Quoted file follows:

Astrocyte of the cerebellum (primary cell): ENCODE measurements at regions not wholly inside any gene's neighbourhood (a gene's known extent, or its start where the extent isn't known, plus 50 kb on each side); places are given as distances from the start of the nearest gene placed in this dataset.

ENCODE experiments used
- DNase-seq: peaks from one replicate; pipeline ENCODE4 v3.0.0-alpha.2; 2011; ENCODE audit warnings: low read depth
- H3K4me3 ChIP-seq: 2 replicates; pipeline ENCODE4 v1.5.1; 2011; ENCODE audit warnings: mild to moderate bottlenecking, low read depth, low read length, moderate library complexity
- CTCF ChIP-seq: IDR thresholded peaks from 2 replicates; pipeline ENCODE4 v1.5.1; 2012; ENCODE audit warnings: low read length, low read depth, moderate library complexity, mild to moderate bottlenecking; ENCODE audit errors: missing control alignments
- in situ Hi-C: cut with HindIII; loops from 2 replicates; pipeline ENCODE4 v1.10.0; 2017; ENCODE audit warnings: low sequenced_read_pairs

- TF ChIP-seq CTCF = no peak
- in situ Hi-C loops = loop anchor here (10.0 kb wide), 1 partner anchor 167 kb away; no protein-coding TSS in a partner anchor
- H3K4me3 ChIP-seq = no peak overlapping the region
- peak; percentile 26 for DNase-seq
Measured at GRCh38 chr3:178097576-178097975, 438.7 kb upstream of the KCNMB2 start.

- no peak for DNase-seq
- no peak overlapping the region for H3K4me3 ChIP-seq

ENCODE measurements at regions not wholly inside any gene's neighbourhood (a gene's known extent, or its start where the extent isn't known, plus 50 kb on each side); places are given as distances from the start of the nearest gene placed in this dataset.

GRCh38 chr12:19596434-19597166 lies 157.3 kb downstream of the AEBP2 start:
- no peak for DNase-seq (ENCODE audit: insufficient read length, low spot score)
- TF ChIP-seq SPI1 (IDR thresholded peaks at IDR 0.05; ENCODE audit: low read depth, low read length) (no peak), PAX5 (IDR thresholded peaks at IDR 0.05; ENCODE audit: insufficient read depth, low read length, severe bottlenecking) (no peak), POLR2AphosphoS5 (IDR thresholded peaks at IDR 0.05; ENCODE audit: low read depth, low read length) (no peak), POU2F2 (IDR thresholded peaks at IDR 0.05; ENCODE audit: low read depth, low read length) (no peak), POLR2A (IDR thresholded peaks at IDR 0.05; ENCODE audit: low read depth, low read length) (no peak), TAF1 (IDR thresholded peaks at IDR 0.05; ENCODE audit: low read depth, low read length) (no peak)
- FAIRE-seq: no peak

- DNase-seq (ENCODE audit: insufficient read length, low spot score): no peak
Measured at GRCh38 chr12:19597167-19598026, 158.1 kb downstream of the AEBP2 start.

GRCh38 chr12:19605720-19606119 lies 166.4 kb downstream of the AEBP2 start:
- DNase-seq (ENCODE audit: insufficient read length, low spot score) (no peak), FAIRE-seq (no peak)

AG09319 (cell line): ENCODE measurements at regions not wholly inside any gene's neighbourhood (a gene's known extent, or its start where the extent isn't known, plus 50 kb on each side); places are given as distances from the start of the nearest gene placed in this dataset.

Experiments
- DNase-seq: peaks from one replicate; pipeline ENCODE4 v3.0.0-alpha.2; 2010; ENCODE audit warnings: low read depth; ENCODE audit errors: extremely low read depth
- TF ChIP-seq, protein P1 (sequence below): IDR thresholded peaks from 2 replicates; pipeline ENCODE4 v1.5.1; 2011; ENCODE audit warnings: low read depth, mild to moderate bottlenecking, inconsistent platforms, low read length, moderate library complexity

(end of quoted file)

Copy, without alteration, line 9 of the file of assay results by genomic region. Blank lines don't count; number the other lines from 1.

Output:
- H3K4me3 ChIP-seq = no peak overlapping the region